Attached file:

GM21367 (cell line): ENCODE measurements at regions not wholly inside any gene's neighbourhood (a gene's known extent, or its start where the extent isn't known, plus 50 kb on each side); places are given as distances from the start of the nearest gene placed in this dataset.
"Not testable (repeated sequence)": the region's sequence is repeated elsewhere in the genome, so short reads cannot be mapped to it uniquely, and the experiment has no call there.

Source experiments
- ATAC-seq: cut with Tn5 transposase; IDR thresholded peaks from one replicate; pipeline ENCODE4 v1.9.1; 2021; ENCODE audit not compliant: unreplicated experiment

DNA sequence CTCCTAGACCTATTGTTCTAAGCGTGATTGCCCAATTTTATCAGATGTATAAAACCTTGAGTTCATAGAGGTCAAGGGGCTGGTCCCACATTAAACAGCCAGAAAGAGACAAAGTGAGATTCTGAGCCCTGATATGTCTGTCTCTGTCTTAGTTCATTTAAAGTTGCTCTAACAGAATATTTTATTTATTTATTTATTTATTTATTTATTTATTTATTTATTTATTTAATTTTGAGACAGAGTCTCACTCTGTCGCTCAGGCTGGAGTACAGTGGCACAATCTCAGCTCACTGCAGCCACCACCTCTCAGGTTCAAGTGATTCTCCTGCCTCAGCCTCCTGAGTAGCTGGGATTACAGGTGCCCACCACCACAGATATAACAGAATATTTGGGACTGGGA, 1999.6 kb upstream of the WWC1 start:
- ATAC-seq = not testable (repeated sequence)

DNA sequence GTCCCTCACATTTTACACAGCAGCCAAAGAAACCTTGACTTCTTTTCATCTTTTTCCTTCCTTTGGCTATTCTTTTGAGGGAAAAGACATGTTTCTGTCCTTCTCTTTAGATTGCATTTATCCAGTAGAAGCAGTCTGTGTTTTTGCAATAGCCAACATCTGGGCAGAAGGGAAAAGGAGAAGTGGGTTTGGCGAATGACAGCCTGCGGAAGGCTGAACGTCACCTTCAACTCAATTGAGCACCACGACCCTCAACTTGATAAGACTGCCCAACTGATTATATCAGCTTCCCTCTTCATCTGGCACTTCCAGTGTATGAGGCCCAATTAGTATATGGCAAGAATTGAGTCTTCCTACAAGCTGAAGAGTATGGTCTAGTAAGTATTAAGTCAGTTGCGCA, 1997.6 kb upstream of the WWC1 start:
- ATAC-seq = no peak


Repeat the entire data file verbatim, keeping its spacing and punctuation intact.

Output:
GM21367 (cell line): ENCODE measurements at regions not wholly inside any gene's neighbourhood (a gene's known extent, or its start where the extent isn't known, plus 50 kb on each side); places are given as distances from the start of the nearest gene placed in this dataset.
"Not testable (repeated sequence)": the region's sequence is repeated elsewhere in the genome, so short reads cannot be mapped to it uniquely, and the experiment has no call there.

Source experiments
- ATAC-seq: cut with Tn5 transposase; IDR thresholded peaks from one replicate; pipeline ENCODE4 v1.9.1; 2021; ENCODE audit not compliant: unreplicated experiment

DNA sequence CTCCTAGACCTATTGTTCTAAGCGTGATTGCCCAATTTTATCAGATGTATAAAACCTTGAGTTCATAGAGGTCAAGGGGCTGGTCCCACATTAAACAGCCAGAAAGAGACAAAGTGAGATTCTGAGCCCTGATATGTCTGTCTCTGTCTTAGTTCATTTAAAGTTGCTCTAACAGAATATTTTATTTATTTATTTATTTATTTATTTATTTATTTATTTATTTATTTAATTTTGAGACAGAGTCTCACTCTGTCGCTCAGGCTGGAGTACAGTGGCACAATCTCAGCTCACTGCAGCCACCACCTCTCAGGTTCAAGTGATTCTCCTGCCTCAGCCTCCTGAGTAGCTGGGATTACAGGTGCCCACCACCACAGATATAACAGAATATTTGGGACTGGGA, 1999.6 kb upstream of the WWC1 start:
- ATAC-seq = not testable (repeated sequence)

DNA sequence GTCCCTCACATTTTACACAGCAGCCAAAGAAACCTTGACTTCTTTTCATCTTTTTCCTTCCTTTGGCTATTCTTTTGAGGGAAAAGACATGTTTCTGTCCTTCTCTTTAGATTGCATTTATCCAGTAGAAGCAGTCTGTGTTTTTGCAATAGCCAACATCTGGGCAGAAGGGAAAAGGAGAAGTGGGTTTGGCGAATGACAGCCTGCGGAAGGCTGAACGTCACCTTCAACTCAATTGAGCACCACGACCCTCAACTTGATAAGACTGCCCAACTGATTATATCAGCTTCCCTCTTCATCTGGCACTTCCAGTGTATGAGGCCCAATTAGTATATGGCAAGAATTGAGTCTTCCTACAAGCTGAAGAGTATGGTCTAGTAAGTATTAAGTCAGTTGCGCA, 1997.6 kb upstream of the WWC1 start:
- ATAC-seq = no peak